Please use this identifier to cite or link to this item: http://hdl.handle.net/11023/2853
Title: Readiness for Interprofessional Education (IPE) and Interprofessional Practice (IPP): A Mixed-Methods Study of Healthcare Practitioners at Hamad Medical Corporation in Qatar
Author: Mrus, Kristen Jennifer
Advisor: Jacobsen, D. Michele
Johnson, Bradley
Keywords: Education;Education--Health;Education
Issue Date: 19-Feb-2016
Abstract: There is considerable interest, from the healthcare and education domains, for Interprofessional Education (IPE) and Interprofessional Practice (IPP) as means to reform the way in which healthcare professionals are educated and prepared for practice, and to generate shifts in the delivery of care. Hamad Medical Corporation (HMC), the leading healthcare provider in Qatar and employer of over 14,000 healthcare practitioners, is seeking to advance uptake of IPE and IPP amongst its clinical workforce. Organization Development (OD) approaches suggest that organizational change results from collective individual behavioural change. Prior research has shown that individual readiness for change is an important precursor to behavioural and organizational change, and advanced exploring attitudes – how one thinks and feels – as a means to understand readiness. This research seeks, therefore, to understand readiness for IPE and IPP amongst HMC’s practitioners through the lens of their attitudes towards IPE, IPP and healthcare teams, and receptivity for organizational change. Using a mixed-methods sequential research design, the researcher collected quantitative data (n = 792) through the Readiness for Interprofessional Learning Scale (RIPLS), Attitudes Toward Health Care Teams Scale (ATHCTS), and Organizational Change Recipients’ Belief Scale (OCRBS) – and qualitative data (n = 39) through uniprofessional and interprofessional focus groups. Quantitative data was analyzed using descriptive statistics and inferential statistics methods including Exploratory Factor Analysis (EFA) using Principal Components Analysis (PCA), and Analysis of Variance (ANOVA) with post-hoc tests. Qualitative data was analyzed using Thematic Analysis. The findings from the research suggest that HMC’s practitioners have strong positive attitudes towards IPE, moderately positive attitudes towards IPP and healthcare teams, and demonstrate considerable receptivity for engagement in organizational change, through individual positive attitudes towards change and perceived organizational support for change. The findings also provide insights into existing IPE and IPP initiatives at HMC and perceived enablers for, and challenges towards, greater uptake of IPE and IPP within the organization. The study’s results establish a baseline for an unexplored area of research in Qatar, providing the first glimpse into attitudes towards IPE and IPP amongst practicing clinicians. Recommendations for stakeholders from HMC and Qatar’s healthcare and health professions education domain are also discussed.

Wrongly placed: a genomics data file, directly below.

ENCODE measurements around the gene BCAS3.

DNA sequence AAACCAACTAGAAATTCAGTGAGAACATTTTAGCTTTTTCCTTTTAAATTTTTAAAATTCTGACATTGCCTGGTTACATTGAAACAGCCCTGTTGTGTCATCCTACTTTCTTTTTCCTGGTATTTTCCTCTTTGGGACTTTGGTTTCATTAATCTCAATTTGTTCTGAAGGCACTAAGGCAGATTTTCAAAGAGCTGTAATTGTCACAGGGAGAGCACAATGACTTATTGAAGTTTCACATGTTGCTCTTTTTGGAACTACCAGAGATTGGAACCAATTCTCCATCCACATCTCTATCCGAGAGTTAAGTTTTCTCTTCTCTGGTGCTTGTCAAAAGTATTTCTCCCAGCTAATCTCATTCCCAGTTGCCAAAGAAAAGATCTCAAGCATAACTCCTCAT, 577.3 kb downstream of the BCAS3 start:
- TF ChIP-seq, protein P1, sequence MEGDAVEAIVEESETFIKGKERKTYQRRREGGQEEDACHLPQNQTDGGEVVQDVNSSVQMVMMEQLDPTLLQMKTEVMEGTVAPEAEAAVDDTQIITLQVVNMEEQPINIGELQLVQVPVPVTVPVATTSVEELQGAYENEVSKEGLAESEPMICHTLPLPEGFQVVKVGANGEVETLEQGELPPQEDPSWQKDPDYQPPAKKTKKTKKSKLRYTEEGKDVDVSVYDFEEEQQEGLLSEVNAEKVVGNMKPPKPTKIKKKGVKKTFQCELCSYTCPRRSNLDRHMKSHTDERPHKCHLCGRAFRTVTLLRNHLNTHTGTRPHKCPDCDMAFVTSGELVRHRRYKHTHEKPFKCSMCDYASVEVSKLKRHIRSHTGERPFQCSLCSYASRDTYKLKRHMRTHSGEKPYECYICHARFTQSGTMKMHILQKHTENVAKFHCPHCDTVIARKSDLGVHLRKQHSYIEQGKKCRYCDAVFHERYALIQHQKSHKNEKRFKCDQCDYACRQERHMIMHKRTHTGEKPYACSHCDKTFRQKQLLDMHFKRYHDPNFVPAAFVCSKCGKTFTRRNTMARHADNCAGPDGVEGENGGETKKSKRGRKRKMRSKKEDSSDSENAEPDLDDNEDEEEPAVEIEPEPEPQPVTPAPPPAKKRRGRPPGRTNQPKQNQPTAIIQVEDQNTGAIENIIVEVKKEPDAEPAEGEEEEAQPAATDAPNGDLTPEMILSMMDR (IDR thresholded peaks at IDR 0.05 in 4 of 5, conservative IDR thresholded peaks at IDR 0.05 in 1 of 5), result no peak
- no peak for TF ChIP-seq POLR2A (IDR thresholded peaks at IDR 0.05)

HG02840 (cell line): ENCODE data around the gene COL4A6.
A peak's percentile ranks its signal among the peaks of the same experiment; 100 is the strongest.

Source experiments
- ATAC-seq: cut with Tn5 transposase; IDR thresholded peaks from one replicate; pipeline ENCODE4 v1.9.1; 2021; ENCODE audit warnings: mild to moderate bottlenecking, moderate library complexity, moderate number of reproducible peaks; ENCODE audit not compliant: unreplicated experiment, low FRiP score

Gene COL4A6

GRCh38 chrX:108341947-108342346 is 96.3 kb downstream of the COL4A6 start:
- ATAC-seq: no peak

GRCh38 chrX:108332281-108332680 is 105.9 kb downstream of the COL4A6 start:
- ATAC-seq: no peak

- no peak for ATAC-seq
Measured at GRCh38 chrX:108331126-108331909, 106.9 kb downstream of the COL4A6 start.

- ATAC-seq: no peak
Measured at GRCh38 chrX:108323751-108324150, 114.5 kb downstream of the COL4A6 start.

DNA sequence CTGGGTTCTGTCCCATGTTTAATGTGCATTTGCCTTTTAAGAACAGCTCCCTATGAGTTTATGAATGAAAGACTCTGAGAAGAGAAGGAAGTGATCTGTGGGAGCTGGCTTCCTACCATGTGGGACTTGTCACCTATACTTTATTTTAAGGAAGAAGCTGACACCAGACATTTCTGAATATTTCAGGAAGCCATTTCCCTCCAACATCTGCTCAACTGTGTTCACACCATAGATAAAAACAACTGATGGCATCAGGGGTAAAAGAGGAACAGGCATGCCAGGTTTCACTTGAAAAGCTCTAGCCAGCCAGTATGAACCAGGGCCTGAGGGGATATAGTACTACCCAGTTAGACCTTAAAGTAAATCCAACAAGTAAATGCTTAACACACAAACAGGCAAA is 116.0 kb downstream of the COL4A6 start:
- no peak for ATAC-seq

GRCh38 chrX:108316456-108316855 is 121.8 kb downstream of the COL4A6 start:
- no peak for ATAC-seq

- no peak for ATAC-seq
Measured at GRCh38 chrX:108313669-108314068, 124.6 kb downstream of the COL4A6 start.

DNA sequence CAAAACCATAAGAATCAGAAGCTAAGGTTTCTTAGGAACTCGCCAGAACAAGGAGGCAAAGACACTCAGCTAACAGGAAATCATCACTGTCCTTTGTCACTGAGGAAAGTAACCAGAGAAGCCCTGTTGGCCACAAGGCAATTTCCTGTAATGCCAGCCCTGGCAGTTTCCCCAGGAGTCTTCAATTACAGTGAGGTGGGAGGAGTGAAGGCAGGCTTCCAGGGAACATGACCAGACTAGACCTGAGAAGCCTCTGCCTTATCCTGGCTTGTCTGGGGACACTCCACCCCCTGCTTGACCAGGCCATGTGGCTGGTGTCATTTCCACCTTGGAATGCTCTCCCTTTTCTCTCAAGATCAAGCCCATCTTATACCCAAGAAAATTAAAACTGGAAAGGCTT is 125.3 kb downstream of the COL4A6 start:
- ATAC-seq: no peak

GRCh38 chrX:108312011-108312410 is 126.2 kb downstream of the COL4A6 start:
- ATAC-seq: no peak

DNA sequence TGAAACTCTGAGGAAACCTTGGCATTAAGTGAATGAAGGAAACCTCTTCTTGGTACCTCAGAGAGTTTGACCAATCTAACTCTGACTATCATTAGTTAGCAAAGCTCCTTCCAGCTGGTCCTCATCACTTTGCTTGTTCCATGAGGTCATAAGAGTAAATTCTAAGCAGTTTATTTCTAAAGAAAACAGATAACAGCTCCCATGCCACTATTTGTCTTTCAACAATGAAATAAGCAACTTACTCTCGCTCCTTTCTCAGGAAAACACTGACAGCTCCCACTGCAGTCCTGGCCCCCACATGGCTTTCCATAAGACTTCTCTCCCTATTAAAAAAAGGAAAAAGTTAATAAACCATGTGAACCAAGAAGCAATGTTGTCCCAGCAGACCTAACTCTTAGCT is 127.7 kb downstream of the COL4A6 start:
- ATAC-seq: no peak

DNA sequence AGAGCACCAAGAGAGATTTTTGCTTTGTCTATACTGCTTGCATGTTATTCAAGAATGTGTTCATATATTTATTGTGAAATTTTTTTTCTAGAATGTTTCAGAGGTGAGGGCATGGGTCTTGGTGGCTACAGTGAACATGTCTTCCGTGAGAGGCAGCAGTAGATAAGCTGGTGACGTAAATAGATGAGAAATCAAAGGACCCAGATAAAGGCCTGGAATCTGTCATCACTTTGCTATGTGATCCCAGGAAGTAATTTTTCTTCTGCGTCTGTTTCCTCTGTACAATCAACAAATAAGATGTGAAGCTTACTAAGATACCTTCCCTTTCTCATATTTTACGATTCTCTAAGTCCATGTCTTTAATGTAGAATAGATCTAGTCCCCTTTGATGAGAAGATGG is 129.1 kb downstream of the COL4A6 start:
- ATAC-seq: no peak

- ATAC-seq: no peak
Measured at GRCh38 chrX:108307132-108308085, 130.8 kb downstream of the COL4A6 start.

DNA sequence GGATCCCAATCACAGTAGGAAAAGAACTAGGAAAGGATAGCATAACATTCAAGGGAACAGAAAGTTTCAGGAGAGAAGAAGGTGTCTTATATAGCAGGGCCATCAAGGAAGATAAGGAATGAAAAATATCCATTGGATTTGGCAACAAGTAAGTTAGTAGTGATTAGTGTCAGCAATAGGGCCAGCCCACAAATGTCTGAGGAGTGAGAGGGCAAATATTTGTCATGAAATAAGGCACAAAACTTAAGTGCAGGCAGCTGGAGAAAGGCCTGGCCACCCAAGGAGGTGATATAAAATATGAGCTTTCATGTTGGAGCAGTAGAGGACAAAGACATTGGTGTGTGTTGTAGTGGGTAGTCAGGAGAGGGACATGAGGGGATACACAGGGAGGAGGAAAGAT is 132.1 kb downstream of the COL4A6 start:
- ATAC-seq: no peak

URI: http://hdl.handle.net/11023/2853
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